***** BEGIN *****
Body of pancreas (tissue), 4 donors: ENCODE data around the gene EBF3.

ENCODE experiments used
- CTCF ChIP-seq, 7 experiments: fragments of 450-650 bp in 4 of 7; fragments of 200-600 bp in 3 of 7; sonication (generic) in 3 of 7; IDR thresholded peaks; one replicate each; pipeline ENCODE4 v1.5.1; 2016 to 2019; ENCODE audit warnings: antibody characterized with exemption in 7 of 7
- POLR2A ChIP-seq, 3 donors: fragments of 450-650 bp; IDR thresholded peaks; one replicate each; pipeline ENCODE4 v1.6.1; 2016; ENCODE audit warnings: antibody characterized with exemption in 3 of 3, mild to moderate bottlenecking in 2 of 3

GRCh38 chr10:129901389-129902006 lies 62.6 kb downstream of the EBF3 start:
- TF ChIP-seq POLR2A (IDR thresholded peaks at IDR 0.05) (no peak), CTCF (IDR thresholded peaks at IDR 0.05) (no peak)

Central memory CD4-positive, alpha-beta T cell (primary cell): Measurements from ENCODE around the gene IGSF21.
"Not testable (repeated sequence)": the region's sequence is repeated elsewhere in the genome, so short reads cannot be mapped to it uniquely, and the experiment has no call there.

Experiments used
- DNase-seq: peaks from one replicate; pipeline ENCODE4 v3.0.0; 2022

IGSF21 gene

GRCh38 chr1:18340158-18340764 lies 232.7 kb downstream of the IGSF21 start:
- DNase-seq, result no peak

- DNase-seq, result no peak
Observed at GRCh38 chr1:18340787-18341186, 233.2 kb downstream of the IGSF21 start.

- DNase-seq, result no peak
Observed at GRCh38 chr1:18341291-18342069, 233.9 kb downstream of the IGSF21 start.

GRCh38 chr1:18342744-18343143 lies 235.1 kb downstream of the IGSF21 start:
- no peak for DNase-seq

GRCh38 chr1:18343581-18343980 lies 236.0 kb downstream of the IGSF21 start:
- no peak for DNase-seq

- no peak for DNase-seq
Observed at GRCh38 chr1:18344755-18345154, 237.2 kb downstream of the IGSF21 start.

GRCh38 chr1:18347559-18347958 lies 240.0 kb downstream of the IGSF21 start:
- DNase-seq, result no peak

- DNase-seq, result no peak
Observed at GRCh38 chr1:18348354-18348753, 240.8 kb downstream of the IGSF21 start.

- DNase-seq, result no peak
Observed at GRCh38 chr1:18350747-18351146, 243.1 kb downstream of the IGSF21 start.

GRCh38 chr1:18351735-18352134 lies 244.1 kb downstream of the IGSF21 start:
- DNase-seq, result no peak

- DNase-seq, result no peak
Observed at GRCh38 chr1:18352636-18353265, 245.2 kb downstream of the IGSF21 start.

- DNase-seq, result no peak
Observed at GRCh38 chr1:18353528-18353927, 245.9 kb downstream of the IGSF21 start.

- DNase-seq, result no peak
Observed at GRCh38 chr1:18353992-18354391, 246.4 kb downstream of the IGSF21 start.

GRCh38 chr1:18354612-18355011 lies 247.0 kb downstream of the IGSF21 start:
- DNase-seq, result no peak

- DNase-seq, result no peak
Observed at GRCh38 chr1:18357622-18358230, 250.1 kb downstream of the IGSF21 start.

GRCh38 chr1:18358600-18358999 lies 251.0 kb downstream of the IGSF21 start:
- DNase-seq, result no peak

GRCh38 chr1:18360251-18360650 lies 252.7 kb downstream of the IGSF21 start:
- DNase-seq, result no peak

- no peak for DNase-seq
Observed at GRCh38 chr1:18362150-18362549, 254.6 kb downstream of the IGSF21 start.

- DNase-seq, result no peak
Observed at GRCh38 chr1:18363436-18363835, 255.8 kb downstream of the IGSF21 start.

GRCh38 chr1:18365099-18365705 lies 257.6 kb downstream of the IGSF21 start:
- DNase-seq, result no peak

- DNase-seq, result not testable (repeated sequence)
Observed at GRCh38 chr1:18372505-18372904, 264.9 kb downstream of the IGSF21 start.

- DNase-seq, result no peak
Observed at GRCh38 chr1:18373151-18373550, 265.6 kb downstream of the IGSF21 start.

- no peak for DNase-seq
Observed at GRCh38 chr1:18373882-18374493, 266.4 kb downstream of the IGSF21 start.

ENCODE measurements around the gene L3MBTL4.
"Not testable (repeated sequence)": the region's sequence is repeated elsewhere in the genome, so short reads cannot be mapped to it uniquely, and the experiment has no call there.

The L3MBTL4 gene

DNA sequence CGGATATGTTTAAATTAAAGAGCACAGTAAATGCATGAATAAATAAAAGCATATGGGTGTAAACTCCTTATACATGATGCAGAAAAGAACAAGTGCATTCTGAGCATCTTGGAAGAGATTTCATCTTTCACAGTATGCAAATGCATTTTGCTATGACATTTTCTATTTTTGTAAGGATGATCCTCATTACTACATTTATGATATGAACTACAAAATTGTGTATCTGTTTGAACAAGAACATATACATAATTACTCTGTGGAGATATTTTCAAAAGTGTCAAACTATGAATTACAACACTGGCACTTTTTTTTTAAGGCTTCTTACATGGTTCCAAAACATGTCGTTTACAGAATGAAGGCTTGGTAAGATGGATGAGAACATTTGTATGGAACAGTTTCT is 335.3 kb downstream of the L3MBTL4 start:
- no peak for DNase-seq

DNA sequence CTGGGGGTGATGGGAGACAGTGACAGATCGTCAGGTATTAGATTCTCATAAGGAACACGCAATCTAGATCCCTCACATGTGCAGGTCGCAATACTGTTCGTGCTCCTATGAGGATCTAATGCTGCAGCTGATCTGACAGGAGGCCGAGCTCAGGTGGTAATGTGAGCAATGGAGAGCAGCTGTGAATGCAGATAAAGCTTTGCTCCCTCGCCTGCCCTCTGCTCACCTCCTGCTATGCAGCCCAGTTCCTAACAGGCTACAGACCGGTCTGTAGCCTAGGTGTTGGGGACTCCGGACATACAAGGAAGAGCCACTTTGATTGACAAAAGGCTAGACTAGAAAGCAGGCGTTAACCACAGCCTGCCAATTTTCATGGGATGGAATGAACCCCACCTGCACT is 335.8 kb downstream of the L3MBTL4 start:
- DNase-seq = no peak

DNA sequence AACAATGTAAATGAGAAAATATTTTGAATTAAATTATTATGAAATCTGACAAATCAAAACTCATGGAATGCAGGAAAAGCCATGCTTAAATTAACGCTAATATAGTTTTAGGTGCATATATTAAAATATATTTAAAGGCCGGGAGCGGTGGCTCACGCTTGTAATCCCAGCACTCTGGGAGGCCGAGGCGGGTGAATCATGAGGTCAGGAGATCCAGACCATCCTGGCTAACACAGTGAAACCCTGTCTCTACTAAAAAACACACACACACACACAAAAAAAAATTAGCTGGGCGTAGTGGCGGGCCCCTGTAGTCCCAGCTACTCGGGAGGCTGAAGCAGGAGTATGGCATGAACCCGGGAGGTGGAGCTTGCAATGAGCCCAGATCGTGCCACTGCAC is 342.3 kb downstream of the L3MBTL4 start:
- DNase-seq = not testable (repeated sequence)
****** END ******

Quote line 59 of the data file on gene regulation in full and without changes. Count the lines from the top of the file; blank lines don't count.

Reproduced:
"Not testable (repeated sequence)": the region's sequence is repeated elsewhere in the genome, so short reads cannot be mapped to it uniquely, and the experiment has no call there.